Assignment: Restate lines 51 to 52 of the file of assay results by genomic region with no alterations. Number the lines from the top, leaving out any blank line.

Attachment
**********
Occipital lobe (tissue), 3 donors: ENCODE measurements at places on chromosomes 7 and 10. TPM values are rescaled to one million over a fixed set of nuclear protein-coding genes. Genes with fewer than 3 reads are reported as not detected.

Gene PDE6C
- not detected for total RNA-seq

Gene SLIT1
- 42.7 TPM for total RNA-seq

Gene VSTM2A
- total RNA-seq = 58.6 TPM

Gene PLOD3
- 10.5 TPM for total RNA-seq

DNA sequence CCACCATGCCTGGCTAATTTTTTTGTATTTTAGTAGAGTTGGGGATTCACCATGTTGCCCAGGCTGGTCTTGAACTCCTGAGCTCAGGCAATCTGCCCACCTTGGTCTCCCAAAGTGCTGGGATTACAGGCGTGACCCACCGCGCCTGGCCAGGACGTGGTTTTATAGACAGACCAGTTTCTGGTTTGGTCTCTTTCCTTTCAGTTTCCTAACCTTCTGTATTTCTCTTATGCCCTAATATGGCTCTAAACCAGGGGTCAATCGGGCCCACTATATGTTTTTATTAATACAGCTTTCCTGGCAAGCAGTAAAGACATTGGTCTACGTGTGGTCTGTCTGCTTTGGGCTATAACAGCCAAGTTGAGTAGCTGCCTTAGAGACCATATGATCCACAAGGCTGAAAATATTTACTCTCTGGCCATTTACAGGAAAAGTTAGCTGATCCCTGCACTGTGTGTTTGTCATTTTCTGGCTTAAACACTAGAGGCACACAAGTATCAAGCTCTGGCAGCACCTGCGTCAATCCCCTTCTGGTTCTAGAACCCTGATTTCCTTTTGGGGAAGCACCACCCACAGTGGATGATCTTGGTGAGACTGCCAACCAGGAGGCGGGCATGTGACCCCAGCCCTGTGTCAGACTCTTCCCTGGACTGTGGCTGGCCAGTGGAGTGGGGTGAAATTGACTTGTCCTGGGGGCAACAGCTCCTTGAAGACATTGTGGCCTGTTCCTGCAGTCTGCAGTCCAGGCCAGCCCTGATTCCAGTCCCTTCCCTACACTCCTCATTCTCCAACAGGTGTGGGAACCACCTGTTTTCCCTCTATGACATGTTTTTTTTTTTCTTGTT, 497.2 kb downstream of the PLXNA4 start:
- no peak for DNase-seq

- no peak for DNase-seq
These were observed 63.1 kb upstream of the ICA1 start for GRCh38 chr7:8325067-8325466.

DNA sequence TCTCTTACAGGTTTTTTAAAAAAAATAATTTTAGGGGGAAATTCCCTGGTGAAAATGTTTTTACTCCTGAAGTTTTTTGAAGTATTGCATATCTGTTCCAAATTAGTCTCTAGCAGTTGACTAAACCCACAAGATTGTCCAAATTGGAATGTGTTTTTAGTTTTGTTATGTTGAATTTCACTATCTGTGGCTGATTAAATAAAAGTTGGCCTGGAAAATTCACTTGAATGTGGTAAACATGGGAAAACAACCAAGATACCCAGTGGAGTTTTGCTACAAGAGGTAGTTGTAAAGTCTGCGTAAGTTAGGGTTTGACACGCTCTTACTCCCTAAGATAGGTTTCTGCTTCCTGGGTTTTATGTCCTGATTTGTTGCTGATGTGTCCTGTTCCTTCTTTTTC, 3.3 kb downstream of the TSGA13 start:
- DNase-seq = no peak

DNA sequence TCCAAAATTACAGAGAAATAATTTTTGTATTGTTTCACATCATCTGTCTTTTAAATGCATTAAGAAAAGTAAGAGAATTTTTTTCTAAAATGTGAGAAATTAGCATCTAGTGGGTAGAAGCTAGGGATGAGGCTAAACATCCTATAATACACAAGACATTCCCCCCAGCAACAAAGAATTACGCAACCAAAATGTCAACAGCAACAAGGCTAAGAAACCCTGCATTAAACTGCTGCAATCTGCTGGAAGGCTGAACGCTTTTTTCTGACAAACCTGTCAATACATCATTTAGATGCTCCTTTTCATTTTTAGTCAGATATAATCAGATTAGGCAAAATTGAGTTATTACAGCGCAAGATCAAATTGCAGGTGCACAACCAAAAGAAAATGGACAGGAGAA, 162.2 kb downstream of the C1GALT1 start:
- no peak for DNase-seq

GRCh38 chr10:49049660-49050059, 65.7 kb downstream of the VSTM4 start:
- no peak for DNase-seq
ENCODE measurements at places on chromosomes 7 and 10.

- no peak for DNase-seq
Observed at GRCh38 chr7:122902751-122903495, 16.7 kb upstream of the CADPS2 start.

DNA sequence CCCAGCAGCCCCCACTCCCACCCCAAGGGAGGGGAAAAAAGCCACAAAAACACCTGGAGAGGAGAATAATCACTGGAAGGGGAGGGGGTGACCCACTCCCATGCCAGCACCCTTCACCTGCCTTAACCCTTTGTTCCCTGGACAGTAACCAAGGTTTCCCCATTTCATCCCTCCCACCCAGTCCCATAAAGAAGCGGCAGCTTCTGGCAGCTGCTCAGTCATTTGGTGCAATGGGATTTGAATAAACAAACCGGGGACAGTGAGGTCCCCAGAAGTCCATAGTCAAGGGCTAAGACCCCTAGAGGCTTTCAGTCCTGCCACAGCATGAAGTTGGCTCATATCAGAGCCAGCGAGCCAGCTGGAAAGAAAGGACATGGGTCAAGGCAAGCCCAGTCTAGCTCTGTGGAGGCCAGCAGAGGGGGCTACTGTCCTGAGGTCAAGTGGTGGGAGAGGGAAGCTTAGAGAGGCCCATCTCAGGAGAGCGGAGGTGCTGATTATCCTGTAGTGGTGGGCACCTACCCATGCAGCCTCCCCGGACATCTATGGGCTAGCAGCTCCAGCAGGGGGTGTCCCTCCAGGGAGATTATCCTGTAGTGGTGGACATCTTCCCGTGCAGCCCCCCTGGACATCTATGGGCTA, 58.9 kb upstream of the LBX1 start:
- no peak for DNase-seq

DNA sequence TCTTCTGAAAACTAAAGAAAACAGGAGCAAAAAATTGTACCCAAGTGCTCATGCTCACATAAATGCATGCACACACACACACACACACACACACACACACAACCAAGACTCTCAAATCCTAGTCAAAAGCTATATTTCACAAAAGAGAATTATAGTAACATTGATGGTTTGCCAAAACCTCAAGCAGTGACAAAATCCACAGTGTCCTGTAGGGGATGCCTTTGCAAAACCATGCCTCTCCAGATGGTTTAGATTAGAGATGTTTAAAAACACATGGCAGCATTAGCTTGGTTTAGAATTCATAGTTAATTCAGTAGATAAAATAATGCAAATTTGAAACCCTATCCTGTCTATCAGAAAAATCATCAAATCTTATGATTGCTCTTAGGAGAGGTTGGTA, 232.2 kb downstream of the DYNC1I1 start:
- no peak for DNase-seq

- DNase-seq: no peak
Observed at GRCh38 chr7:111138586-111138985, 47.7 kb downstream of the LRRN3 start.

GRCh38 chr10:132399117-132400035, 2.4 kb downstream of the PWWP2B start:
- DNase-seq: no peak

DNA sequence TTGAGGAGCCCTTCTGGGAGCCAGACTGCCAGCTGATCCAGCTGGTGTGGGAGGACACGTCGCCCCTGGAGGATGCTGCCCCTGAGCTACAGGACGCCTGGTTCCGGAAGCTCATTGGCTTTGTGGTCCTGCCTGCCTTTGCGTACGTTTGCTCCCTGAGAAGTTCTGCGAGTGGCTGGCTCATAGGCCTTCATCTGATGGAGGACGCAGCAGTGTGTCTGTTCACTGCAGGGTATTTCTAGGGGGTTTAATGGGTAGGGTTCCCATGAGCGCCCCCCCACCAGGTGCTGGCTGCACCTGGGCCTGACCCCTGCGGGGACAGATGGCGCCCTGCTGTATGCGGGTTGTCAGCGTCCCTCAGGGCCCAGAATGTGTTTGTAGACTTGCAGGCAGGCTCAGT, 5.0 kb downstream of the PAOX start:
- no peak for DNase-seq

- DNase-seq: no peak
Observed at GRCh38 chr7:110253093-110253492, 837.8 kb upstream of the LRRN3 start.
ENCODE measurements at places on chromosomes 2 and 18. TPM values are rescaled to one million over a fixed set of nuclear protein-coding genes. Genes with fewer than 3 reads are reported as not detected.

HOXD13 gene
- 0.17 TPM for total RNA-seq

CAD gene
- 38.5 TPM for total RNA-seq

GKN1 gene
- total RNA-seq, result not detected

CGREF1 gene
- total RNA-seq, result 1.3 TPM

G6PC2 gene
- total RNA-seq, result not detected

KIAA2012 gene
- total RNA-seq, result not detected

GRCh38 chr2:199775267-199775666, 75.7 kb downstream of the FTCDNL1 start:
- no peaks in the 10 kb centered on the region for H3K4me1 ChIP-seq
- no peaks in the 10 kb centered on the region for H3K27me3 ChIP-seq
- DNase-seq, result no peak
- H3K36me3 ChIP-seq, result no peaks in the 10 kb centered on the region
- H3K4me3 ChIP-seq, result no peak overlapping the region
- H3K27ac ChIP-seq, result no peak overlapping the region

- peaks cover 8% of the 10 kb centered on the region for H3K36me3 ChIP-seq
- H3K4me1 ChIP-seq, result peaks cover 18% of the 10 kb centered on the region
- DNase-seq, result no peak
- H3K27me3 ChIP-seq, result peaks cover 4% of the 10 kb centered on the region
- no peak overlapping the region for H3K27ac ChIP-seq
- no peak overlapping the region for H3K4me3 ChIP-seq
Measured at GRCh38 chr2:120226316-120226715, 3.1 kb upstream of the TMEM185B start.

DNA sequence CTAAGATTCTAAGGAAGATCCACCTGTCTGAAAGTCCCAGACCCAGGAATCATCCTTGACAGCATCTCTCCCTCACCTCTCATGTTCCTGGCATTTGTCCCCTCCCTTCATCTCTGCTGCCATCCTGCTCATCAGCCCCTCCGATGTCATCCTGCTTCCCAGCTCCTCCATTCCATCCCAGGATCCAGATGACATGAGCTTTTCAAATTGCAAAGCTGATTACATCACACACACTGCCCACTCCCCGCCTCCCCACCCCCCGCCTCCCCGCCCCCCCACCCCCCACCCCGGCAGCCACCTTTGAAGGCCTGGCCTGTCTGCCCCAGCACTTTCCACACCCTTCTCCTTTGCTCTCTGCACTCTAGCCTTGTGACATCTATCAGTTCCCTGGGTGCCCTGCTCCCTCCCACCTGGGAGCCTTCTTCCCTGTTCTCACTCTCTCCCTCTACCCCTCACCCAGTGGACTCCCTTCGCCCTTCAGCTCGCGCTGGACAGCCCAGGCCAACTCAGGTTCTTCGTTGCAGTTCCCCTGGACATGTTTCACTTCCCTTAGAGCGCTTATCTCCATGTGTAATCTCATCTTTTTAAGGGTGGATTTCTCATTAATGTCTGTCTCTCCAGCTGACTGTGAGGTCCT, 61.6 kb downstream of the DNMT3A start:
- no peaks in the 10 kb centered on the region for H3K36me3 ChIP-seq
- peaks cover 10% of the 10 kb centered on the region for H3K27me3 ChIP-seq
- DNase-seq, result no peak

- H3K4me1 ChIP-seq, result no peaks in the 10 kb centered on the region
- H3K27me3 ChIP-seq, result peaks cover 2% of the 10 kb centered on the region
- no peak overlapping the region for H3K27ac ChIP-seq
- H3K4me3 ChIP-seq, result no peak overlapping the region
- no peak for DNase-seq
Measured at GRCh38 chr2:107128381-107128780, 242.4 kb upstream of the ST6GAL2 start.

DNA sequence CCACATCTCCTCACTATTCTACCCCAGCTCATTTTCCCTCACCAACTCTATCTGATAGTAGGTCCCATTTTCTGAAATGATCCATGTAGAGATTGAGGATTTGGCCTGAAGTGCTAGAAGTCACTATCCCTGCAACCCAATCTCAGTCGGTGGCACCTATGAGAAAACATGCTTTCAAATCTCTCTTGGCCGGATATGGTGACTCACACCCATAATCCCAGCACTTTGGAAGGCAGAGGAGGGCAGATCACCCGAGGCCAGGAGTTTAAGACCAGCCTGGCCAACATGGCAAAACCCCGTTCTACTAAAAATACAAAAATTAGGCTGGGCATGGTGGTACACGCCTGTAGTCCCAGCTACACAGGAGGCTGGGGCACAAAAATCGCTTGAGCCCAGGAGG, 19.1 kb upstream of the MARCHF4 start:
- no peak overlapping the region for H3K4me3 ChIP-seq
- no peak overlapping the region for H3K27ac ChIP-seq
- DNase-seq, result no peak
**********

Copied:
- DNase-seq, result no peak
- H3K36me3 ChIP-seq, result no peaks in the 10 kb centered on the region